Quantitative Easing Across the Pacific

Nic Crowther
Mon 03 Nov

The Japanese economy has long lost the lustre of many other shining Asian countries. Since initially surviving the great crash of the Asian Financial Crisis, the Japanese since been overtaken by its neighbours and endured almost 15 years of negative growth.

Hugh amounts of infrastructure spending occurred (the most notorious of which being the failed sea wall that was consumed by the 2012 tsunami and led to the Fukushima crisis) all aimed at improving internal consumption.

With a series of failed governments, changes of leadership, and an appearance of general lack of direction, many observers were amazed to see the return of quantitative easing (QE) to the Japanese economy via an announcement from the Bank of Japan (BoJ). A recent lift in their VAT from 5%-8% had the expected short-term impacts, with GDP slipping by 7.1% for Q2 2014.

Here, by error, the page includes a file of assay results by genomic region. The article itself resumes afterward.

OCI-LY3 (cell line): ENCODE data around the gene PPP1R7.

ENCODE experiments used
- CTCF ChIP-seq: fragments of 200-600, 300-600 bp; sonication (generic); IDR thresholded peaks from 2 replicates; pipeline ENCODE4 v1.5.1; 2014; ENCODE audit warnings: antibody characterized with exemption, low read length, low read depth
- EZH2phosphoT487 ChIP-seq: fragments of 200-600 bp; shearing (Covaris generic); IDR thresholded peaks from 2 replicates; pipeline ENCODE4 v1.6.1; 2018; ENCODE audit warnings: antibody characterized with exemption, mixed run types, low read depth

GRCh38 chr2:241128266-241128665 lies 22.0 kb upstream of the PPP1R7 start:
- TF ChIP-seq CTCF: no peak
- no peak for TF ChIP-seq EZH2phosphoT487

Still, the markets seem to love all of this, as on Tuesday 4 November, as Australians ignored productivity with an afternoon off to watch The Melbourne Cup, the Nikkei hit its highest level since 2007 – up an incredible 3.5% to 16979. Whether this amazing jump can be sustained as all the mixed messages of Japan’s economic policy remains to be seen. We anticipate a correction much sooner than later.

It makes for interesting timing. This has all happened in the same week that the United States has put an end to what has been almost six years of QE following the Global Financial Crisis. These actions from both sides of the Pacific have sent the US Dollar soaring against the Yen, and left the AUD trembling in its wake.  On an afternoon where ‘Protectionist’ won The Race That Stops a Nation, our dollar slumped to USD0.8667 – it’s lowest rate in four years.

Let’s face it, Japan needs to do whatever it takes to bring its economy into growth for the first time during the 21st Century. With more than a quarter of a quadrillion Yen of foreign debt, the only way is up.

But then again, we were saying that ten years ago.